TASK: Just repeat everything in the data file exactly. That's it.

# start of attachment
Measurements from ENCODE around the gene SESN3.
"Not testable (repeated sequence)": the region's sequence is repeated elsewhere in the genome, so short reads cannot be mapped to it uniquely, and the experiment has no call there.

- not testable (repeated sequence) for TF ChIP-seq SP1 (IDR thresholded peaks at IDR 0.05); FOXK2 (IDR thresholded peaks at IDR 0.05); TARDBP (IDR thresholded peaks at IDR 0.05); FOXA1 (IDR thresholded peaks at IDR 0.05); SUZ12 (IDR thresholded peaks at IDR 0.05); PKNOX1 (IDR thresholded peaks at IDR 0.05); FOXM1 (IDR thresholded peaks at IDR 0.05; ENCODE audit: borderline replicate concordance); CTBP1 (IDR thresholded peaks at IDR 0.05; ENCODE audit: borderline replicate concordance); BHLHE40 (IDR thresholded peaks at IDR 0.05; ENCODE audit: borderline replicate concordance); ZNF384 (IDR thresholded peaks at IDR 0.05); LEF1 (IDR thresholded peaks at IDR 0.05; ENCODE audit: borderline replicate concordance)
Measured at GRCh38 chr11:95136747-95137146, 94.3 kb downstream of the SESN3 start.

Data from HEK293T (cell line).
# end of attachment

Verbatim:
Measurements from ENCODE around the gene SESN3.
"Not testable (repeated sequence)": the region's sequence is repeated elsewhere in the genome, so short reads cannot be mapped to it uniquely, and the experiment has no call there.

- not testable (repeated sequence) for TF ChIP-seq SP1 (IDR thresholded peaks at IDR 0.05); FOXK2 (IDR thresholded peaks at IDR 0.05); TARDBP (IDR thresholded peaks at IDR 0.05); FOXA1 (IDR thresholded peaks at IDR 0.05); SUZ12 (IDR thresholded peaks at IDR 0.05); PKNOX1 (IDR thresholded peaks at IDR 0.05); FOXM1 (IDR thresholded peaks at IDR 0.05; ENCODE audit: borderline replicate concordance); CTBP1 (IDR thresholded peaks at IDR 0.05; ENCODE audit: borderline replicate concordance); BHLHE40 (IDR thresholded peaks at IDR 0.05; ENCODE audit: borderline replicate concordance); ZNF384 (IDR thresholded peaks at IDR 0.05); LEF1 (IDR thresholded peaks at IDR 0.05; ENCODE audit: borderline replicate concordance)
Measured at GRCh38 chr11:95136747-95137146, 94.3 kb downstream of the SESN3 start.

Data from HEK293T (cell line).